New York City Schools to Shut Down Again as Coronavirus Cases Rise


New York City schools will shut down on Thursday, shifting all students in the country’s largest school district to fully remote learning, as coronavirus cases rise in the city and across the country.

New York City reached a coronavirus test positivity rate of 3% over a seven-day rolling average on Wednesday, which is the threshold Mayor Bill de Blasio had set for school closures, amid concerns from teachers and parents that reopening would not be safe.

“Unfortunately, this means public school buildings will be closed as of tomorrow, Thursday Nov. 19, out [of] an abundance of caution,” de Blasio said in a tweet on Wednesday afternoon. “We must fight back the second wave of COVID-19.”

The decision, which affects more than 1 million students, is grim evidence of the pandemic’s relentless rampage across the country and back into areas that for months had kept infection rates relatively low. New York City first closed schools in mid-March as it was becoming the global epicenter of the pandemic. In October, it heralded the reopening of classrooms after the city’s infection rate had remained under control for months.

But with surrounding states’ positivity rates climbing and some neighborhoods in New York City beginning to spike upward amid a relaxation of restrictions and complacency over mask-wearing and social-distancing, fears quickly grew that schools would again have to close.

New York City Schools Chancellor Richard Carranza said all learning would proceed remotely, “until further notice.”

“The Mayor & I have been clear-eyed since the beginning that we needed to get students back into classrooms as soon as it was safe,” he said in a tweet. “And we carry that same urgency with us today as we announce this temporary closure: we will get students back in buildings as soon as we can, safely.”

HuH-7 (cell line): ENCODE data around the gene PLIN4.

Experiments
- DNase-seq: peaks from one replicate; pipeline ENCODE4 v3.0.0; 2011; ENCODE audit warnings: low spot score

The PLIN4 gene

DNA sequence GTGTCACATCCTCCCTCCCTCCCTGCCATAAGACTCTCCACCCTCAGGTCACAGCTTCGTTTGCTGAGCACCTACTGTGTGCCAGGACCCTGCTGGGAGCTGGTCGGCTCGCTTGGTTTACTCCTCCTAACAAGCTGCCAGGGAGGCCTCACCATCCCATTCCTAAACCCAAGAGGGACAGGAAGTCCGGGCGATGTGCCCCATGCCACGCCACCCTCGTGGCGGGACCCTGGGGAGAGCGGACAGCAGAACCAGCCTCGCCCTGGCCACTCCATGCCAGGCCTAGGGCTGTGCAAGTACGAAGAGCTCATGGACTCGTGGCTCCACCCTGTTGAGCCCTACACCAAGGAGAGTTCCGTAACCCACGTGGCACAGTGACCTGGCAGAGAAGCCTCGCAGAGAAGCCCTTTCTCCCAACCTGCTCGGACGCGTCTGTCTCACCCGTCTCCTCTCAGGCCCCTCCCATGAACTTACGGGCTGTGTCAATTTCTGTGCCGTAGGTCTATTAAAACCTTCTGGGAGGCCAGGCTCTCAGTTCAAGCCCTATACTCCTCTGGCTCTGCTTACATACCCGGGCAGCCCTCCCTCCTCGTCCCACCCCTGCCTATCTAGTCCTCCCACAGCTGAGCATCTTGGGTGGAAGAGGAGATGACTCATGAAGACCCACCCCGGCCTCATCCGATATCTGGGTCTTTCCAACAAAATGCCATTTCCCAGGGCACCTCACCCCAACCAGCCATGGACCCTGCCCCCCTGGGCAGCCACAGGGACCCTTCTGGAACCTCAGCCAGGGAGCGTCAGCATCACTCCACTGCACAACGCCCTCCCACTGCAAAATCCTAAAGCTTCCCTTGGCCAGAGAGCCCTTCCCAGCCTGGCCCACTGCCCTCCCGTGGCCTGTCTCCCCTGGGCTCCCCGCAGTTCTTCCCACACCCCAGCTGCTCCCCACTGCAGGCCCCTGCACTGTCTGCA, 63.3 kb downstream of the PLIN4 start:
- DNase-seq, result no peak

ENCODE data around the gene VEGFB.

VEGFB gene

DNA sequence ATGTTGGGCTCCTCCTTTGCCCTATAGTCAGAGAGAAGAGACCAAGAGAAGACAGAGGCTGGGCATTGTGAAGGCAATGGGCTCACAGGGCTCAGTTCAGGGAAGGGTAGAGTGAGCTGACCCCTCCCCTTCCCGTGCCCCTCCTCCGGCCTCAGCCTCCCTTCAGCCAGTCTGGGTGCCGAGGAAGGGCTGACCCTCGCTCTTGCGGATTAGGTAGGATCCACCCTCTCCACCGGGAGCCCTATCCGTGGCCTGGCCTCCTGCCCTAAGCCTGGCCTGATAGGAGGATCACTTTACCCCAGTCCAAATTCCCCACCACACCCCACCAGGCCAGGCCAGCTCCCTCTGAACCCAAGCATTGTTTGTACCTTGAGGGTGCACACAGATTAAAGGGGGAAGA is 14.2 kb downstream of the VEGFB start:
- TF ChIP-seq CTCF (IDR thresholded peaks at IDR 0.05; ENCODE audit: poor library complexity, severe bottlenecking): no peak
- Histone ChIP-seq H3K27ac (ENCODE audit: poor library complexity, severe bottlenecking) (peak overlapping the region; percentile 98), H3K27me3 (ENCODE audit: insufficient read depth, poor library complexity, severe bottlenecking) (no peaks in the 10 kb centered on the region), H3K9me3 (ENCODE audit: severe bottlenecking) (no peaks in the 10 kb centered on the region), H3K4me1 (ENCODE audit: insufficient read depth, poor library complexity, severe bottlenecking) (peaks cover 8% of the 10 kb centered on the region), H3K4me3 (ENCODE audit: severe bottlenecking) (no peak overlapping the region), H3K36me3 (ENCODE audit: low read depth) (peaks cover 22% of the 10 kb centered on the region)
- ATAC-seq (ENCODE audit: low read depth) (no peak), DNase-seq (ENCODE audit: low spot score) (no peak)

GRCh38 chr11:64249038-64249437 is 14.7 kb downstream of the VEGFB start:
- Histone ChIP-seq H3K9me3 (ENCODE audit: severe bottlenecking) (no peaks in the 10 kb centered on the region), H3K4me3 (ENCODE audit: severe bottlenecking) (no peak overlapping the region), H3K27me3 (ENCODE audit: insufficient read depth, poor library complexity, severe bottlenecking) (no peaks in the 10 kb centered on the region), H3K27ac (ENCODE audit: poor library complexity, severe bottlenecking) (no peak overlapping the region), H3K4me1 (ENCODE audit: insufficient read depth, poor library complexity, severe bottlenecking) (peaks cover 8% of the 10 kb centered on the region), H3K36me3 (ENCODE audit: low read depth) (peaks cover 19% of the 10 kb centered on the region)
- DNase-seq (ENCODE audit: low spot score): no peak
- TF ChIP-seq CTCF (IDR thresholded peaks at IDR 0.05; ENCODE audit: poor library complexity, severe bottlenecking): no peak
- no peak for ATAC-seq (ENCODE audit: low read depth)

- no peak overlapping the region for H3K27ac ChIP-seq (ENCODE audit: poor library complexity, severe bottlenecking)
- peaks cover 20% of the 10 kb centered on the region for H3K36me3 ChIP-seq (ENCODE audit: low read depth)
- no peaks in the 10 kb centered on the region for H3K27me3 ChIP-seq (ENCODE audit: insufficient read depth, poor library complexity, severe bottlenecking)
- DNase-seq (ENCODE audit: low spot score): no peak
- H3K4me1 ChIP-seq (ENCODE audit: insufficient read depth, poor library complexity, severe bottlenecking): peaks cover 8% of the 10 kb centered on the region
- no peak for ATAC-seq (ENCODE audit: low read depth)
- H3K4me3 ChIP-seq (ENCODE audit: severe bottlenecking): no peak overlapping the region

About 300,000 New York City students had been attending some school in-person for just under two months. But the majority of the school system’s 1.1 million students had opted for entirely remote learning from the beginning, with parents citing concerns about the virus. Many of the country’s largest school districts have been remote-only since the school year started, and rising coronavirus cases have recently forced several school districts to delay plans to bring students back into classrooms.

But as the pandemic stretches on, some experts and advocates have argued that schools should be more of a priority in reopening efforts, as concerns grow that the most vulnerable students are falling further behind due to months of remote learning. In New York City, officials said Wednesday that about 60,000 students still don’t have the devices necessary to learn remotely.

“Now we can see that remote learning has been an abject failure for many of the students and families who rely on a public education most: students with disabilities, English-language learners, students of color, the youngest students, students who are homeless, and students from low-income communities,” the New York Civil Liberties Union Executive Director, Donna Lieberman, said in a statement on Monday about the likelihood of school closures.

“New York City cannot abandon children and families to the failures and inequities that have already been so devastating. Our children cannot afford to lose a year of education and growth.”

Some parents have voiced frustration that restaurants and gyms remain open in some places, including New York City, while schools are closed.

“It’s unconscionable that we have bars open in some cities when schools remain closed,” Joseph Allen, associate professor at the Harvard T.H. Chan School of Public Health, who has published guidelines on school reopening, told TIME last week.


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